Baltic amber yields on dry distillation succinic acid, the proportion varying from about 3% to 8%, and being greatest in the pale opaque or bony varieties. The aromatic and irritating fumes emitted by burning amber are mainly due to this acid. Baltic amber is distinguished by its yield of succinic acid, hence the name succinite. Succinite has a hardness between 2 and 3, which is rather greater than that of many other fossil resins. Its specific gravity varies from 1.05 to 1.10. It can be distinguished from other ambers via IR spectroscopy due to a specific carbonyl absorption peak. IR spectroscopy can detect the relative age of an amber sample.[verification needed] Succinic acid may not be an original component of amber, but rather a degradation product of abietic acid.
Like class Ia ambers, these are based on communic acid; however, they lack succinic acid.
This class is mainly based on enantio-labdatrienonic acids, such as ozic and zanzibaric acids. Its most familiar representative is Dominican amber.
Dominican amber differentiates itself from Baltic amber by being mostly transparent and often containing a higher number of fossil inclusions. This has enabled the detailed reconstruction of the ecosystem of a long-vanished tropical forest. Resin from the extinct species Hymenaea protera is the source of Dominican amber and probably of most amber found in the tropics. It is not "succinite" but "retinite".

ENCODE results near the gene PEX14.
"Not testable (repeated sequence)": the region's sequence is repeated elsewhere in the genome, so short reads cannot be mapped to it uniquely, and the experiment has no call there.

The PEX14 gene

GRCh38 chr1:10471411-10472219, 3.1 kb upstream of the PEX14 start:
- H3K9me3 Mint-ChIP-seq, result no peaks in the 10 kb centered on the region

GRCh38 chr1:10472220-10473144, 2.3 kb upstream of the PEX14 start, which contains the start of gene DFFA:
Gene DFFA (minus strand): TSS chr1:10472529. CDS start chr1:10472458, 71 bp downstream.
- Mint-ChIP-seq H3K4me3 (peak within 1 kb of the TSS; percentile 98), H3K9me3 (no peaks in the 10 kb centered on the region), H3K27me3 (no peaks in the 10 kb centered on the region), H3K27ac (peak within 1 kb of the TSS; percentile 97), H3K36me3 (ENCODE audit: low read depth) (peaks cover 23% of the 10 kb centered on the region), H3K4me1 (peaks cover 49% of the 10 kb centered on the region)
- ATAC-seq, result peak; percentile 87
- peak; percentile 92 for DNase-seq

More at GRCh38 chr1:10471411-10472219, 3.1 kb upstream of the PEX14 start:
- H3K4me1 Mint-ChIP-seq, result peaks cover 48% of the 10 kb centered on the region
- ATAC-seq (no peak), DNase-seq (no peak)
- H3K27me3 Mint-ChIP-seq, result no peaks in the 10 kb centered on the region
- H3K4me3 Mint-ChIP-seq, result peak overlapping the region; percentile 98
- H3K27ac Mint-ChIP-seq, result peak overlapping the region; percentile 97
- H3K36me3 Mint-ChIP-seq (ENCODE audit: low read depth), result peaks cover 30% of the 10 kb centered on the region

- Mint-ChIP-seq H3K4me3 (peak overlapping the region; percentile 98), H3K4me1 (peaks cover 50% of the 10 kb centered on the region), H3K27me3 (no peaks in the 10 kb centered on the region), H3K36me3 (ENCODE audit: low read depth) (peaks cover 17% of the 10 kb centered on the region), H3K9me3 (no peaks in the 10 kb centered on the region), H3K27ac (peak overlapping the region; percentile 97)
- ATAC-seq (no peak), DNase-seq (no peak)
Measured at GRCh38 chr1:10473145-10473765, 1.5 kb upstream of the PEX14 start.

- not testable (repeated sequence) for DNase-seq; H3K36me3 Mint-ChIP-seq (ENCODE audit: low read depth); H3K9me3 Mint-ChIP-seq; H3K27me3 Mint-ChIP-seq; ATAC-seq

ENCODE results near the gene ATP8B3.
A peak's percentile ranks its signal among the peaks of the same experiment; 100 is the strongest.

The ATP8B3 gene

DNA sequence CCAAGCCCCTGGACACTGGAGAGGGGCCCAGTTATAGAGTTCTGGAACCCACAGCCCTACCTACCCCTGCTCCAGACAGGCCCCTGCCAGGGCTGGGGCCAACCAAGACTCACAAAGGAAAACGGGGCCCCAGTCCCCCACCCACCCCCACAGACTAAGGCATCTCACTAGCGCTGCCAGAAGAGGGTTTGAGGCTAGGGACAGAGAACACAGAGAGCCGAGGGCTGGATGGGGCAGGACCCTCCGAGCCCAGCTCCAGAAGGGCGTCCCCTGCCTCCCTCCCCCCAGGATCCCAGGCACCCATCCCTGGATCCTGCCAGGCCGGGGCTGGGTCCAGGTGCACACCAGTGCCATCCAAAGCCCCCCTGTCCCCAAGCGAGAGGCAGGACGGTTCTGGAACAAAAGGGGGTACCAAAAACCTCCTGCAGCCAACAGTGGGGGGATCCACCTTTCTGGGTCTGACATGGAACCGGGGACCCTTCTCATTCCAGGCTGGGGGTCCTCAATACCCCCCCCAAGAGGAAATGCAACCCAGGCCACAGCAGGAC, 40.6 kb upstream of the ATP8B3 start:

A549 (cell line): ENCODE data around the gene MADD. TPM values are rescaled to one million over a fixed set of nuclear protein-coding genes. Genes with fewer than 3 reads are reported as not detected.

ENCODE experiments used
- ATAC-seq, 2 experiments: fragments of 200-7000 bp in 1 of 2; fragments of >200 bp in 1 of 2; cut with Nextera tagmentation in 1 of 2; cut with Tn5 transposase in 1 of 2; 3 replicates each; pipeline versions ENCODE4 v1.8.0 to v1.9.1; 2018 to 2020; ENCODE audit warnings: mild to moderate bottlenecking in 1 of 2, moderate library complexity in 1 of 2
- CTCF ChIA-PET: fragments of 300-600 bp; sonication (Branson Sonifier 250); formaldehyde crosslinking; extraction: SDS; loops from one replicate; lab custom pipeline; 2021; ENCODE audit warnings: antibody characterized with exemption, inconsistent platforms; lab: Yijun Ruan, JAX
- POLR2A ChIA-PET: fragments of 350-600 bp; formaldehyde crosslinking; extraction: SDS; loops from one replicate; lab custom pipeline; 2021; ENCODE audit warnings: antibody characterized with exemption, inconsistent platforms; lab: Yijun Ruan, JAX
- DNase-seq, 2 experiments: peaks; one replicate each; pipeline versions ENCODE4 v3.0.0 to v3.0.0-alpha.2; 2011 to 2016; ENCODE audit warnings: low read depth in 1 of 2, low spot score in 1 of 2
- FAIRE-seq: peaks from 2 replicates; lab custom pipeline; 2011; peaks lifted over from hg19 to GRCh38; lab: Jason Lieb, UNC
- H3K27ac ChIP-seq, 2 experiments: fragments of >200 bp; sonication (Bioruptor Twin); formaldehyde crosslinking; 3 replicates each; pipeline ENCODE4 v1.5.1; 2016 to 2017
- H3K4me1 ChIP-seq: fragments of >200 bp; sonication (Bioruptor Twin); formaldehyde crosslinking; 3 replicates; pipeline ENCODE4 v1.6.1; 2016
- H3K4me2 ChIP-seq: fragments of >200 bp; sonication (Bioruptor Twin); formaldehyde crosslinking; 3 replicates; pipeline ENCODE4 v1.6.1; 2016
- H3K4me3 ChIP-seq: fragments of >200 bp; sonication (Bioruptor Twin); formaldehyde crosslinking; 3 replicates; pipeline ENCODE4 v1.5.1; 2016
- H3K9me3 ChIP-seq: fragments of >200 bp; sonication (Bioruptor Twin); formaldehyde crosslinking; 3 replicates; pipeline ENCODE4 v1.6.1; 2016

These ambers are formed from resins with a sesquiterpenoid base, such as cadinene.
These ambers are polystyrenes.
This class is something of a wastebasket; its ambers are not polymerized, but mainly consist of cedrane-based sesquiterpenoids.
Class V resins are considered to be produced by a pine or pine relative. They comprise a mixture of diterpinoid resins and n-alkyl compounds. Their type mineral is highgate copalite.
Classification of Baltic amber (succinite) gemstones by the International Amber Association
Typical amber specimen with a number of indistinct inclusions
- Natural Baltic amber – gemstone which has undergone mechanical treatment only (for instance: grinding, cutting, turning or polishing) without any change to its natural properties
- Modified Baltic amber – gemstone subjected only to thermal or high-pressure treatment, which changed its physical properties, including the degree of transparency and color, or shaped under similar conditions out of one nugget, previously cut to the required size.
- Reconstructed (pressed) Baltic amber – gemstone made of Baltic amber pieces pressed in high temperature and under high pressure without additional components.